A watchdog group says any
efforts to bring peace to the eastern DRC must address the "plundering" of
natural resources by armed groups. Global Witness says as long as there are
buyers willing to trade for tin ore (cassiterite), gold and coltan, there's no
incentive for armed groups to stop fighting.
Tertsakian, Global Witness's lead campaigner on the DRC, spoke from London to
VOA English to Africa Service reporter Joe De Capua about why the mineral trade
must be addressed.
issue of the resource plunder has been at the heart of this conflict since it
first broke out more than 20 years ago now. It has been one of the main
factors…that has been motivating the various warring parties. So, all the main
armed groups involved in this conflict, as well as the government and the
national army, have…been scrambling for the minerals in eastern Congo and have
been getting rich with impunity. And none of the international (or) regional
peace efforts so far have addressed this question," she says.
a result, she says the "looting" of these resources continue to be used to
finance the fighting. Tertsakian says that there are a number of ways the issue
can be introduced into the peace process.
the first instance, Global Witness is calling on the various foreign
governments (and) international mediators involved in trying to bring peace to
start addressing this issue explicitly. In other words, in the context of the
peace talks…about the economic agendas of the different parties and to try to
find measures to stop the illicit exploitation of the minerals in this area,"
says that the "economic actors" must also be addressed.
"Obviously, if these armed groups are trading
in minerals that there are people willing to buy them. So, we're appealing to
the buyers at every level of the supply chain, that is, from the level of the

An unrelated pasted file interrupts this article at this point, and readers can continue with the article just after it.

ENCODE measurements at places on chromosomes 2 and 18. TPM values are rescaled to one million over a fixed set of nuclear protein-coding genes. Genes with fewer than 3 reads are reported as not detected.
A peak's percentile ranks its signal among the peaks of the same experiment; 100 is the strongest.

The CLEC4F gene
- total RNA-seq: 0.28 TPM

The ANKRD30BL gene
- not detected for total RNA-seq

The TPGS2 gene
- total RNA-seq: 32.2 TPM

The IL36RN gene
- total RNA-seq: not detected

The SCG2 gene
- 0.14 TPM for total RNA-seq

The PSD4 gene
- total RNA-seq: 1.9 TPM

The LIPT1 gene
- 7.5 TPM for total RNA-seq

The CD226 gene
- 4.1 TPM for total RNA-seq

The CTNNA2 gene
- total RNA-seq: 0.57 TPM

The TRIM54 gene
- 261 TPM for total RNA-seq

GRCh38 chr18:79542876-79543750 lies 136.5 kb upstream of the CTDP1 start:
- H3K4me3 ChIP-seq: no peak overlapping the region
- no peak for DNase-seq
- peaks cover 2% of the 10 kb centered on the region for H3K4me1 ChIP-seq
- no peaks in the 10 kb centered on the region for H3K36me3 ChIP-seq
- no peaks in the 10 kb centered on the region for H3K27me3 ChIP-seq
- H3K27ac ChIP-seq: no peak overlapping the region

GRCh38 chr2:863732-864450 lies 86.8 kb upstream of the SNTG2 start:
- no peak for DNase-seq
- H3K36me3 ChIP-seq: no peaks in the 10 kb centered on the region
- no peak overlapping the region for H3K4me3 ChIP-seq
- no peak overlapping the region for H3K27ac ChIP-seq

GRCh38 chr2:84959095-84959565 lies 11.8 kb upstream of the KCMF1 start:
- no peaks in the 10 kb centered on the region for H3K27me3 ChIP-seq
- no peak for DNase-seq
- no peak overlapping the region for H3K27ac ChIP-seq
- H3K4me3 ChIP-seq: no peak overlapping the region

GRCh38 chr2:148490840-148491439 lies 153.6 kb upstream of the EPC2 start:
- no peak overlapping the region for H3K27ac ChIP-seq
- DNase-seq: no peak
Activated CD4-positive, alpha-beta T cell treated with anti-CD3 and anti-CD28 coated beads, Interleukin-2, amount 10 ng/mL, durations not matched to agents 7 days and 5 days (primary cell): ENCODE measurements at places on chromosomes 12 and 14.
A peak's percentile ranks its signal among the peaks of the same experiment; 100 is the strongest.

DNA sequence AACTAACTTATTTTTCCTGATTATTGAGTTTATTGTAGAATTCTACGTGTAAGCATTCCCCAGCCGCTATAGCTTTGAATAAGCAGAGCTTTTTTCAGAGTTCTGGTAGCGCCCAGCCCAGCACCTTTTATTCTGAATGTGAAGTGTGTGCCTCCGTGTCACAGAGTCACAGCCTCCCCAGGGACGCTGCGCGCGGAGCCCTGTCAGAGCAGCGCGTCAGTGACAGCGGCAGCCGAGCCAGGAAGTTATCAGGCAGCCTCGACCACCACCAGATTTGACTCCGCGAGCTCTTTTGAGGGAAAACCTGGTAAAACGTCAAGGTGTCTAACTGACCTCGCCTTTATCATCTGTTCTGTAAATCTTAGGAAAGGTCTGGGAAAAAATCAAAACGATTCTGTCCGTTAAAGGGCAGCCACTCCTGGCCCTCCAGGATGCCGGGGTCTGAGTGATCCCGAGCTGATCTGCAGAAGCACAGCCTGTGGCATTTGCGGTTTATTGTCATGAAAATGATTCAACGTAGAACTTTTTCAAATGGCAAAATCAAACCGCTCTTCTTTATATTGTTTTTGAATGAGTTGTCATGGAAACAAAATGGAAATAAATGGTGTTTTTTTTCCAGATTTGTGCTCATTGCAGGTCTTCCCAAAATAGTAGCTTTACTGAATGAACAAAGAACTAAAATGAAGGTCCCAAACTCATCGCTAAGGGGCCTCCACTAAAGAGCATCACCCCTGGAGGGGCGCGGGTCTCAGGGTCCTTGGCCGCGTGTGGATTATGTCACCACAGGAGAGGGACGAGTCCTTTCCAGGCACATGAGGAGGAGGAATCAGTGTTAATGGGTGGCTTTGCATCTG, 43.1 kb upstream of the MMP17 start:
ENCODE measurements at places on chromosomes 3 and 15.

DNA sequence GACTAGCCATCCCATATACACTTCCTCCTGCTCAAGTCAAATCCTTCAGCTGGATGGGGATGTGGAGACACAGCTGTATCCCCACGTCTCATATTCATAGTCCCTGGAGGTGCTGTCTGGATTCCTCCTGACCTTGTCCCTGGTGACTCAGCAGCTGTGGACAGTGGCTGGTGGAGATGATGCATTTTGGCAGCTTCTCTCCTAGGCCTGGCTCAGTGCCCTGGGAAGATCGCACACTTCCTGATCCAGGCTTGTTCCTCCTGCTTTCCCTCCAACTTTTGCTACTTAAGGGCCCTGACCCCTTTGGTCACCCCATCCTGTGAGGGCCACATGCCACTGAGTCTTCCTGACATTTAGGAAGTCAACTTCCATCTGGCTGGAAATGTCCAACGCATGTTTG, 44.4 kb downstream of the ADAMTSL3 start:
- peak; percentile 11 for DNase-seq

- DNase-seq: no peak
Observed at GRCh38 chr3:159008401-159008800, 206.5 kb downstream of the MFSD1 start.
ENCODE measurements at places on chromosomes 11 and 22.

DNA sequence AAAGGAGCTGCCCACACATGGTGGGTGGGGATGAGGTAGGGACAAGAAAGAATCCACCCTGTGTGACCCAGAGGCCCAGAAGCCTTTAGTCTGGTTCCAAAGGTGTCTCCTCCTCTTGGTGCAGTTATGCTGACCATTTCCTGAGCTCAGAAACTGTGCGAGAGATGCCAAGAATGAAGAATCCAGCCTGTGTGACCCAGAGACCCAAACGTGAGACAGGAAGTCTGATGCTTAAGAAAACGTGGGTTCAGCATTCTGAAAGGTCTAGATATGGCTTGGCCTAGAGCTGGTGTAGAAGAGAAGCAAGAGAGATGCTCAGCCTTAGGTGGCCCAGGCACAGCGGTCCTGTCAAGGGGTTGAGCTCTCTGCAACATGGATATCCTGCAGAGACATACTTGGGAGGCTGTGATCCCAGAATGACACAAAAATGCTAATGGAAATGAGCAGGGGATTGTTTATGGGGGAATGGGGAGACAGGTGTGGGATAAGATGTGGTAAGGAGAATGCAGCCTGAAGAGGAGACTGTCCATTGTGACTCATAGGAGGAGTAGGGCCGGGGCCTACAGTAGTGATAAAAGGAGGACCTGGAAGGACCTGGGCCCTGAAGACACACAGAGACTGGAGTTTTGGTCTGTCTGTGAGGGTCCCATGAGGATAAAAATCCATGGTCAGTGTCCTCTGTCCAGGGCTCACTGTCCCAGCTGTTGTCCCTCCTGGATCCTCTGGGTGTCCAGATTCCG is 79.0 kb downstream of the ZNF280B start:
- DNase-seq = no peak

mine through to the manufacturing and retail companies, to start asking
questions about where these minerals are coming from, precisely, whose hands
are they passing through. And if there's any likelihood that they are
benefiting these armed groups, or army units operating illegally, then simply
to refuse to buy them," she says.
says that the illegal mining of minerals differs somewhat from that of
"conflict" or "blood" diamonds.
would say maybe it's not quite as clear cut as that. In eastern Congo…there's a
multiplicity of different armed groups and different actors involved. There are
different armed groups controlling different territory and there's also the
army itself that is busy plundering these resources. But then there are also
other areas where civilians are doing the mining. So, it is not quite as simple
as saying…all minerals that come from Congo are tainted," she says.
In September, Global Witness issued a
report, which it said documented the illegal mineral trade being conducted by
armed groups, as well as some members of the national army. Tertsakian says
that while the government said it would investigate, it also denied any of its
personnel were involved.